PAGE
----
N-Wave, an SME in the software development business, supplies S-Pass prepaid bus passes (similar to the Suica and Pasmo cards used in Japan) to Bangladesh’s capital city of Dhaka to help solve the city’s traffic problems. The S-Pass cards not only simplify the process of getting on and off buses but also increase bus companies’ earnings by eliminating illegal bus-ticket sales, creating more than 200 jobs as a result.
Nippon Poly-Glu also has attracted considerable attention for its “magic powder,” PGα21Ca. One of the most serious problems in developing countries is diarrheal diseases caused by poor sanitary conditions. PGα21Ca, a water purifier, developed by Nippon Poly-Glu using bacillus natto from fermented soybeans, has made it possible to purify contaminated water for use as drinking water. In addition to delivering a safe water supply, the company aims to create employment to help eradicate poverty, through having local people help sell the product.
Marketing to the BOP
While above we have seen some examples of BOP business activities by Japanese firms, unfortunately the level of interest in BOP business among Japanese firms as a whole remains low. The reason Japanese firms are not that interested in BOP business is due to fundamental differences with Western countries in terms of their approach to developing markets.
In general, in developing countries Japanese products are considered to have high quality and high prices. For this reason, in those countries it is chiefly the top of the pyramid (TOP, or the upper class) who purchase Japanese products. But this income level accounts for only a small sliver of the entire population. Companies need to earn the support of the middle of the pyramid (MOP, or the middle class), the volume zone in the market. However, most Japanese firms simply are waiting for the numbers of buyers of Japanese products in those countries to increase as the countries themselves grow wealthier together with economic growth. But this top-down approach will not lead to success in doing business in developing countries. A strategy targeting the MOP requires a bottom-up approach, starting from the BOP.
For example, the healthcare firm Unilever is building market penetration among the lower-income population (the BOP) in India by teaching children in school about medicines to prevent diarrheal diseases. It has overcome barriers to purchase of its products by delivering products in small quantities contained in small, low-priced bags, creating a market based on mass consumption through small purchases made every day by large numbers of people. At the same time, by employing young women (known as Shakti Amma) to sell its products it has both helped improve income among the public and raised the young women’s social status in their communities. One would expect that brand loyalty to Unilever would remain unchanged even as these people break free from poverty to become part of the MOP layer. Japanese firms’ advancement into developing countries has focused mainly on local production through building factories and on market development at the TOP and MOP levels. While there are a number of examples of Japanese firms taking part in BOP business in addition to those mentioned above, generally speaking Japanese firms are behind the times in their activities targeting BOP business, which can be described as a global trend in business.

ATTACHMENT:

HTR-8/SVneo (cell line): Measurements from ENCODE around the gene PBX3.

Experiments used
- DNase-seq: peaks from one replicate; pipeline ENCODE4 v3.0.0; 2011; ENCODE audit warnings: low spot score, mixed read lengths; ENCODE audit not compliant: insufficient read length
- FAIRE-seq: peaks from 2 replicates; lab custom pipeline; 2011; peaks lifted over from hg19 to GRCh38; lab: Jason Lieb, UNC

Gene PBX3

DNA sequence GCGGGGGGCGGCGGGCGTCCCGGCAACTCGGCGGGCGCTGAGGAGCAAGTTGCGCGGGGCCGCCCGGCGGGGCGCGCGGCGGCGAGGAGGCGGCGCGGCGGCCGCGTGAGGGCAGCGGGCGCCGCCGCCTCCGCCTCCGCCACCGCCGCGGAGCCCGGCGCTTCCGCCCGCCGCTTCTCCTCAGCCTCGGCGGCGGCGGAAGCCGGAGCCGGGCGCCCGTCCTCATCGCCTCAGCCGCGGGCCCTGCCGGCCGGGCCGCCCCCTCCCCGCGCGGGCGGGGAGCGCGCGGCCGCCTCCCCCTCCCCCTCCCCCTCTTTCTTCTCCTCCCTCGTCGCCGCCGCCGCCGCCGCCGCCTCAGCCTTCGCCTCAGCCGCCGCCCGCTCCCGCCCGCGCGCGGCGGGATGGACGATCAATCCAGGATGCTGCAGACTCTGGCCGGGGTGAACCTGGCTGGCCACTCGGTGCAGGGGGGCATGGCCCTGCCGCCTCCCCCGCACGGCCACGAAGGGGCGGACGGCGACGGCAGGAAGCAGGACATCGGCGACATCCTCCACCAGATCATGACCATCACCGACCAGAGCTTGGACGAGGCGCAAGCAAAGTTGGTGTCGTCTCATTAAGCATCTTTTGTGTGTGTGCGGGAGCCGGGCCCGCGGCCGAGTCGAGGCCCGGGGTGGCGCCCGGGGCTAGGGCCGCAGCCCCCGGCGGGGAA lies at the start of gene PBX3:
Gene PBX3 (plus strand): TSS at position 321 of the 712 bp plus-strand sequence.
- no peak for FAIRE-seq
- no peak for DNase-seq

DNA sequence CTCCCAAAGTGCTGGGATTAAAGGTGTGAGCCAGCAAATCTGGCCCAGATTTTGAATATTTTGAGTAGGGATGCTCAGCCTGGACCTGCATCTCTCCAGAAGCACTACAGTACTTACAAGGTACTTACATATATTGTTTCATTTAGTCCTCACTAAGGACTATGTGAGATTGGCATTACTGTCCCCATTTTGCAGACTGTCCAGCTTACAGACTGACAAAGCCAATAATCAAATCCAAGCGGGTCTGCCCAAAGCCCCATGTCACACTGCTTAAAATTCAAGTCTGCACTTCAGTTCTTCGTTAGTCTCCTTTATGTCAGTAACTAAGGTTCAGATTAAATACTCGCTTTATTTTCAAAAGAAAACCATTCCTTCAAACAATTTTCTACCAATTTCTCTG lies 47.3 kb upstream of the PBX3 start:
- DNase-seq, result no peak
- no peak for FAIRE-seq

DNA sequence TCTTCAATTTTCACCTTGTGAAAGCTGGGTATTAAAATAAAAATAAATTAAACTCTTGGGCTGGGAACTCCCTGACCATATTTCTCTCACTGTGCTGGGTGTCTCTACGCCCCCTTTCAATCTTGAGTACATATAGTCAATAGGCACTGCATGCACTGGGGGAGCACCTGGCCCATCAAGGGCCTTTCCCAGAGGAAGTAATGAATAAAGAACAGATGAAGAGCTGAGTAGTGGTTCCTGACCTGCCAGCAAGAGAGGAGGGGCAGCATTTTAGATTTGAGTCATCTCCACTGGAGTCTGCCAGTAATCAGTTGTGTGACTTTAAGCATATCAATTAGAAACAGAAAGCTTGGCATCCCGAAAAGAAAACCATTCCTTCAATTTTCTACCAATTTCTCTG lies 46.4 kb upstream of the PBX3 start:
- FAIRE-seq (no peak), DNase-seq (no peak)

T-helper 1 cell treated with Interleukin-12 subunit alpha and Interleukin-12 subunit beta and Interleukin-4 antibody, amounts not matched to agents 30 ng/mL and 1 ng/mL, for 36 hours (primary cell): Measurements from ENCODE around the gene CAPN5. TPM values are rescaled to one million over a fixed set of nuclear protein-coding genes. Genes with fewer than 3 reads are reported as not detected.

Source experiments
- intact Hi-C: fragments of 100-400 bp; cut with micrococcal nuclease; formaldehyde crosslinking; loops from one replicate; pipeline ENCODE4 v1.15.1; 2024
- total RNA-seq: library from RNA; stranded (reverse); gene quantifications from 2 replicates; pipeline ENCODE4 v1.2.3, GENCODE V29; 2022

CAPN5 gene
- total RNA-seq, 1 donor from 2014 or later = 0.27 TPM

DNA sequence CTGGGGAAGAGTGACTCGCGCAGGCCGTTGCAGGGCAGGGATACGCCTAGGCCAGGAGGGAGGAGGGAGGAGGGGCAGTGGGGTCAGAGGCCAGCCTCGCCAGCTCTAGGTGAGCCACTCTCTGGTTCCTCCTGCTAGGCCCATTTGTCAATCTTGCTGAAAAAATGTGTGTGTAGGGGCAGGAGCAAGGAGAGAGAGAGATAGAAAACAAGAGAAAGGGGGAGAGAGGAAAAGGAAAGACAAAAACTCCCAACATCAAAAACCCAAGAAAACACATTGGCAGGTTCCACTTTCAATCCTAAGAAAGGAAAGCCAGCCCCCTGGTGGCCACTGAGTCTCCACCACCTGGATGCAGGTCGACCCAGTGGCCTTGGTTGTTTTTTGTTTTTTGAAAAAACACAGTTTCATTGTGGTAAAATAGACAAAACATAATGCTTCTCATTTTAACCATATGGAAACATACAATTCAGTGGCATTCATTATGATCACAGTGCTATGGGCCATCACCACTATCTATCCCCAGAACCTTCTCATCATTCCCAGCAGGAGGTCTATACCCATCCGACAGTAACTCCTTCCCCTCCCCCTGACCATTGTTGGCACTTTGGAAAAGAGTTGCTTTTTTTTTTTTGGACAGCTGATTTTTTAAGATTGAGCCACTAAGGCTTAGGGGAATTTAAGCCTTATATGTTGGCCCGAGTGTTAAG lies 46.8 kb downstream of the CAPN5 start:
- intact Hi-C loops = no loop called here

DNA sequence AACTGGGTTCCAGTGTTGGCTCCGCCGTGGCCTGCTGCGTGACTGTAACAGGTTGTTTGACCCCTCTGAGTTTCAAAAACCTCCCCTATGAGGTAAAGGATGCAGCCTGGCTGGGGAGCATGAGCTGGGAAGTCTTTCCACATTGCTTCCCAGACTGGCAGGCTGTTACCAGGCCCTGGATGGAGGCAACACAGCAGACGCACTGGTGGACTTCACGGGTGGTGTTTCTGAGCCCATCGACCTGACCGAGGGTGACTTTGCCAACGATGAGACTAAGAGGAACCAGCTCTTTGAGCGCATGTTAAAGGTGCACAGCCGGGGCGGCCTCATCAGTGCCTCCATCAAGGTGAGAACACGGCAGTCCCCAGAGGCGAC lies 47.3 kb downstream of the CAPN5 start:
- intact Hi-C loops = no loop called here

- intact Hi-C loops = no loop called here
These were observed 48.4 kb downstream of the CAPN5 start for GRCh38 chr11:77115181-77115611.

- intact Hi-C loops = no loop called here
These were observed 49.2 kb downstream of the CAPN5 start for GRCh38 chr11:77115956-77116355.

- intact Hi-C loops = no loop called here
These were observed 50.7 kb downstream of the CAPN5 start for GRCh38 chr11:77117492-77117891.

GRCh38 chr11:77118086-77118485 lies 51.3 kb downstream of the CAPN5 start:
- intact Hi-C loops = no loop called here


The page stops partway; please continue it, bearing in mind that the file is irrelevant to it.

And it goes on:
To restore Japan’s presence
I visit at least 10 countries each year for research purposes. In doing so each year I am made painfully aware of the rapid decline in Japan’s presence overseas. I believe that companies successfully promoting BOP business would serve as a powerful force to help restore this presence. As an effort to improve developing countries’ standards of living and resolve social issues such as poverty, BOP business also would help to earn the high regard and trust of people in those countries. At the same time, through integrated market development targeting the BOP, MOP, and TOP layers together, it should open a path toward steady earnings and securing international competitive advantages for the firms involved.
Although Japan faces various issues today, its public still enjoys the benefits of a prosperous economy. But there is no guarantee that this will continue over the coming 20 or 30 years. Corporate growth and development is essential for Japan to keep its national strength and maintain its prosperity. It would be no exaggeration to say that BOP business is key to doing so. It is my hope that more and more people will become interested in and gain an understanding of BOP business.
* The information contained herein is current as of June 2014.
* The contents of articles on M’s Opinion are based on the personal ideas and opinions of the author and do not indicate the official opinion of Meiji University.
Information noted in the articles and videos, such as positions and affiliations, are current at the time of production.